Cookies Policy
X

This site uses cookies. By continuing to browse the site you are agreeing to our use of cookies.

I accept this policy

Find out more here

On the Functional Significance of Long Call Components in the Little Gull

No metrics data to plot.
The attempt to load metrics for this article has failed.
The attempt to plot a graph for these metrics has failed.
The full text of this article is not currently available.

Brill’s MyBook program is exclusively available on BrillOnline Books and Journals. Students and scholars affiliated with an institution that has purchased a Brill E-Book on the BrillOnline platform automatically have access to the MyBook option for the title(s) acquired by the Library. Brill MyBook is a print-on-demand paperback copy which is sold at a favorably uniform low price.

Access this article

+ Tax (if applicable)
Add to Favorites
You must be logged in to use this functionality

image of Netherlands Journal of Zoology
For more content, see Archives Néerlandaises de Zoologie (Vol 1-17) and Animal Biology (Vol 53 and onwards).

At the beginning of encounters between conspecifics, Little Gulls Larus m. minutus L. perform a highly conspicuous display called Oblique-Vertical-Long Call. The same display is performed, irrespective of whether the individuals participating are potential mates, opponents, males or parents with young. However, there is considerable variation in the reactions elicited under different circumstances. This raises the question what kind of information is encoded by this display. Emphasis is laid on an analysis of its vocal part, the Long Call. The Long Call consists of up to three parts, termed Kay, Ke-kéh and Ke-koo, which follow each other in a fixed order. Ke-kéh and Ke-koo are usually accompanied by the Oblique and Vertical Posture, respectively. Playback experiments have demonstrated that Kay makes Little Gulls individually recognizable to one another. Ke-kéh announces approach, usually at great distance. Variation in Ke-kéh and in the Oblique Posture appears to be related with encounters with different types of individuals, such as opponents, mates and chicks. It is suggested that these variants may give specific information with respect to whether or not approach is likely to be followed by attack. Ke-koo only occurs when two birds are close. Ke-koo is mainly given in encounters with an adult of the other sex and is accompanied by the Vertical Posture which contains elements presumed to have appeasing functions. Ke-koo is believed to convey a bird's intention to approach peacefully to a short distance in situations which otherwise easily result in aggressive interactions. Ke-koo predominates in the earlier stages of the relationship between partners. It gradually disappears as a Long Call constituent when the pair bond increases in strength and the partners know each other individually. The Long Call serves a basic function in interactions between individuals and is essential for the establishment of personal recognition. The compound character of the message in the Long Call explains why so many different, sometimes apparently contradictory functions have been attributed to it by earlier workers.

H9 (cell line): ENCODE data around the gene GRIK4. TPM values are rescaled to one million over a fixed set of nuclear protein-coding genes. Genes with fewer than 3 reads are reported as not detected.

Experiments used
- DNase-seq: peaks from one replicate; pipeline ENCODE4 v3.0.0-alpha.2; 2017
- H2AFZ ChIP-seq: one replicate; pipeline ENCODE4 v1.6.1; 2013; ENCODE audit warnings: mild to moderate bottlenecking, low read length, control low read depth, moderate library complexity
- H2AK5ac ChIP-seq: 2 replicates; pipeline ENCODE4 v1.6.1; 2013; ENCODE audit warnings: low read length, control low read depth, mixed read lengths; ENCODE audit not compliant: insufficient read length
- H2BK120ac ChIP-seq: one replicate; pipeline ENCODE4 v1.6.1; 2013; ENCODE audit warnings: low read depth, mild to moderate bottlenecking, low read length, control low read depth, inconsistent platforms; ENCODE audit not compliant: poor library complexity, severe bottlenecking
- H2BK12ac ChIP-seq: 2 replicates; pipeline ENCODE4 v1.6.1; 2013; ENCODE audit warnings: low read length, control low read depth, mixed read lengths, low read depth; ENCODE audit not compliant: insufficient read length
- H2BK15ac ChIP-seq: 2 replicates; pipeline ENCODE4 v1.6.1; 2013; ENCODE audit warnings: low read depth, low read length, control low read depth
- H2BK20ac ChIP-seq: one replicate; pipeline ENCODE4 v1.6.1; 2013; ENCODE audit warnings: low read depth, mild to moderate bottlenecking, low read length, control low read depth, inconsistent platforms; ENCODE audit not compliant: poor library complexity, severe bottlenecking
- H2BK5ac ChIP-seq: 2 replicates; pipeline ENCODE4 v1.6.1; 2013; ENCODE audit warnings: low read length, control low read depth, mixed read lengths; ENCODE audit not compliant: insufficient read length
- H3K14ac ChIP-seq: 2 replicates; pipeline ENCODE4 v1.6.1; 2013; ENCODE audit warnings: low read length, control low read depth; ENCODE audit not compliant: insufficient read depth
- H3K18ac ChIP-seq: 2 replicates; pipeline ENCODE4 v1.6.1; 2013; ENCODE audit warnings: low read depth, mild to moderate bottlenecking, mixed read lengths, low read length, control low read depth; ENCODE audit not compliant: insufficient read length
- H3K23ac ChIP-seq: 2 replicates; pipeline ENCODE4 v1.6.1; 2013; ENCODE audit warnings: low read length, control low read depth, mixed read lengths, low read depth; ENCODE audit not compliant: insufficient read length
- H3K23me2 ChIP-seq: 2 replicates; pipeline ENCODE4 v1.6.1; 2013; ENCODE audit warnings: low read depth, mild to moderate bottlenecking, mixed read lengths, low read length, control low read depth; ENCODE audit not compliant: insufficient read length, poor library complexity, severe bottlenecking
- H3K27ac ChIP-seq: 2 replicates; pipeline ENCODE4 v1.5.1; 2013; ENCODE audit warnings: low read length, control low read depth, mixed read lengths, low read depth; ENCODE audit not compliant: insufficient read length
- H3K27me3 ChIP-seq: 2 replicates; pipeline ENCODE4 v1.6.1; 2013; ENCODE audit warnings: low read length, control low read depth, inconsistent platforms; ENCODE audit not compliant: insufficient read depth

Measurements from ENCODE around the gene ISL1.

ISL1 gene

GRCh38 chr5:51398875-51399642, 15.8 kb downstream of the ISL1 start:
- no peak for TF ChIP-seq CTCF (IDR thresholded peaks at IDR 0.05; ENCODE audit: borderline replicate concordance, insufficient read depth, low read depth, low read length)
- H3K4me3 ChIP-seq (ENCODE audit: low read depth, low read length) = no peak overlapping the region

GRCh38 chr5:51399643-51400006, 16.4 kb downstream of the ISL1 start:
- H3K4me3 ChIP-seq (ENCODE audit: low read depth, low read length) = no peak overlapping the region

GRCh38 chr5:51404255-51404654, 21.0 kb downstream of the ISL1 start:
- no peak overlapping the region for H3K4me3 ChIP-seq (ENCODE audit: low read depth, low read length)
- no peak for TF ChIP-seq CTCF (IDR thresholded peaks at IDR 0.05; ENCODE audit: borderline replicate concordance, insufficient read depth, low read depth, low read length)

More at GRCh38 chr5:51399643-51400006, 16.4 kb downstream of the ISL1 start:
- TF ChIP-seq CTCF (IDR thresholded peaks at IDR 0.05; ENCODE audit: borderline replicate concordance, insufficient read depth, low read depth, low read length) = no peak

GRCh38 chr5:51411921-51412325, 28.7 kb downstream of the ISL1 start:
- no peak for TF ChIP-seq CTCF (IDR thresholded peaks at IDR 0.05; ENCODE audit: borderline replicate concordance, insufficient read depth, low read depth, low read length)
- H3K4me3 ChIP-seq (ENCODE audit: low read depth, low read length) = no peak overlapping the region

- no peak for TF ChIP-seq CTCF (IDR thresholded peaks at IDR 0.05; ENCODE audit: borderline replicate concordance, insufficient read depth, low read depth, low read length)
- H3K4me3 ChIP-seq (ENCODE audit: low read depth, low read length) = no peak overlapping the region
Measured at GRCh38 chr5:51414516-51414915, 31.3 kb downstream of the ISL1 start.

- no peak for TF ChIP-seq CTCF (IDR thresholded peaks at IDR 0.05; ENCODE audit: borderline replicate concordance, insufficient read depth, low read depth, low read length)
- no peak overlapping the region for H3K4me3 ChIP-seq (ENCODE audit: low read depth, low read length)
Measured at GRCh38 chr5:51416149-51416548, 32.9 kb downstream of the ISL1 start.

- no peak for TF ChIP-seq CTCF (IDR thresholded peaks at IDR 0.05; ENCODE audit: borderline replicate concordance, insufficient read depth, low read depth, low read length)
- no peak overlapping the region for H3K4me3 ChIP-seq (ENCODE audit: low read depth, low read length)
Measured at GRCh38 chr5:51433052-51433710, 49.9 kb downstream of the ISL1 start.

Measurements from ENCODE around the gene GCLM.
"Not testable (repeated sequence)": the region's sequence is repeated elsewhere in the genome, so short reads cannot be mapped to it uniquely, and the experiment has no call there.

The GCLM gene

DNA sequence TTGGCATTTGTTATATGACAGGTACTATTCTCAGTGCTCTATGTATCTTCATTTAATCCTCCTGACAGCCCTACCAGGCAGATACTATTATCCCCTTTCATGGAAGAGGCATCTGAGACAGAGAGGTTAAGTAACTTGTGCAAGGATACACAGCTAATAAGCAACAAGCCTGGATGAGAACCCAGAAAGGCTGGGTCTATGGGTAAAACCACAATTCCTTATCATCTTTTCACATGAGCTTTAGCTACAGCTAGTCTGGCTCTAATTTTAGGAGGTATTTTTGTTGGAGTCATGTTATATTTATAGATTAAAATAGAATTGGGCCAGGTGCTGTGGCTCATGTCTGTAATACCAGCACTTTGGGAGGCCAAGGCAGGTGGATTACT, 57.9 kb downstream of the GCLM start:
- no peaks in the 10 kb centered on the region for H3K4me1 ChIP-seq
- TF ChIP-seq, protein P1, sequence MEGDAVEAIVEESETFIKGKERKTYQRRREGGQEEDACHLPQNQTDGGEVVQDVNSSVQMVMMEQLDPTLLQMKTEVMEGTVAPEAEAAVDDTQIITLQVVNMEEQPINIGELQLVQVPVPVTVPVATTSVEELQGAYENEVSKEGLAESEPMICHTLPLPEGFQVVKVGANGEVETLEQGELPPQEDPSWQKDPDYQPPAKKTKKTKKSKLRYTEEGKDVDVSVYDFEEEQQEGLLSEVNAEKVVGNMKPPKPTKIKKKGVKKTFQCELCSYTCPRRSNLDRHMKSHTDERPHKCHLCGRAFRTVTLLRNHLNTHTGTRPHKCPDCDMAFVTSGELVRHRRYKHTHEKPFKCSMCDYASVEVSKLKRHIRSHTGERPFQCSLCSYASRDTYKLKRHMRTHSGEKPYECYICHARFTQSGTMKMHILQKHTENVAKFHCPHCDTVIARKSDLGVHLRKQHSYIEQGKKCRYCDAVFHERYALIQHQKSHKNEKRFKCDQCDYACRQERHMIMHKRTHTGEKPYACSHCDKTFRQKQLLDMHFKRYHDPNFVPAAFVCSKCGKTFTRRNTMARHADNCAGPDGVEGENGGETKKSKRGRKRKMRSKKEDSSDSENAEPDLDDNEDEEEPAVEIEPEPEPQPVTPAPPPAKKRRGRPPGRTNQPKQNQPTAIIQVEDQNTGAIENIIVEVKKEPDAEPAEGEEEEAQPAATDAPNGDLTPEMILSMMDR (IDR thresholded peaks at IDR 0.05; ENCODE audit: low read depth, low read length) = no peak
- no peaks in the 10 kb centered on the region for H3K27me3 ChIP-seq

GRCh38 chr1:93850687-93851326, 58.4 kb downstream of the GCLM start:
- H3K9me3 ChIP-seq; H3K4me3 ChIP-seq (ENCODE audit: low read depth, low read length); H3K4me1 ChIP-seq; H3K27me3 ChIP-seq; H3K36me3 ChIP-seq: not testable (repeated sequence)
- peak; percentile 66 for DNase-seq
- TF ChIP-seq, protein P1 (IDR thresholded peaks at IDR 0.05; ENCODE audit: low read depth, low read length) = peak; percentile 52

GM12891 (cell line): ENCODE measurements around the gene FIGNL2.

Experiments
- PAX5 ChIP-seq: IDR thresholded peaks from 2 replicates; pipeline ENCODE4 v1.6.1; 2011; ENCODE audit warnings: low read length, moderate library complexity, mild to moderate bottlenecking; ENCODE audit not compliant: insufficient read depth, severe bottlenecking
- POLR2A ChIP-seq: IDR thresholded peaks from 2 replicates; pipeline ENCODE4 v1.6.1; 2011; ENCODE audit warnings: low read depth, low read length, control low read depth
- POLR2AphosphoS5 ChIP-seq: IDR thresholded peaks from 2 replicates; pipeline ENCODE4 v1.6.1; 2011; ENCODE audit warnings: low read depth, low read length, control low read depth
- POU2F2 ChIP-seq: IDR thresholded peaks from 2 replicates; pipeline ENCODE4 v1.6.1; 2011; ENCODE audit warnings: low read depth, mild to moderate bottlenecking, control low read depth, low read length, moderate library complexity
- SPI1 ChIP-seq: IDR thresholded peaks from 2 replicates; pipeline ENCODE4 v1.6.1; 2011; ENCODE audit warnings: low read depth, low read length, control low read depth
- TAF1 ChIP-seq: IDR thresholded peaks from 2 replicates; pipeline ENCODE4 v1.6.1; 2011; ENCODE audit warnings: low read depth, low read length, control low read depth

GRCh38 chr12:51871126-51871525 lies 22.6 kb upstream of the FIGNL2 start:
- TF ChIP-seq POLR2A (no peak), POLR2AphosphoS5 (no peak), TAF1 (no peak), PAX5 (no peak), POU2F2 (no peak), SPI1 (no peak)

Affiliations: 1: (Department of Zoology, University of Groningen, Postbox 14, 9750 AA Haren, The Netherlands

10.1163/002829685X00073
/content/journals/10.1163/002829685x00073
dcterms_title,pub_keyword,dcterms_description,pub_author
6
3
Loading
Loading

Full text loading...

/content/journals/10.1163/002829685x00073
Loading

Data & Media loading...

http://brill.metastore.ingenta.com/content/journals/10.1163/002829685x00073
Loading

Article metrics loading...

/content/journals/10.1163/002829685x00073
1984-01-01
2016-12-06

Sign-in

Can't access your account?
  • Tools

  • Add to Favorites
  • Printable version
  • Email this page
  • Subscribe to ToC alert
  • Get permissions
  • Recommend to your library

    You must fill out fields marked with: *

    Librarian details
    Your details
    Why are you recommending this title?
    Select reason:
     
    Netherlands Journal of Zoology — Recommend this title to your library
  • Export citations
  • Key

  • Full access
  • Open Access
  • Partial/No accessInformation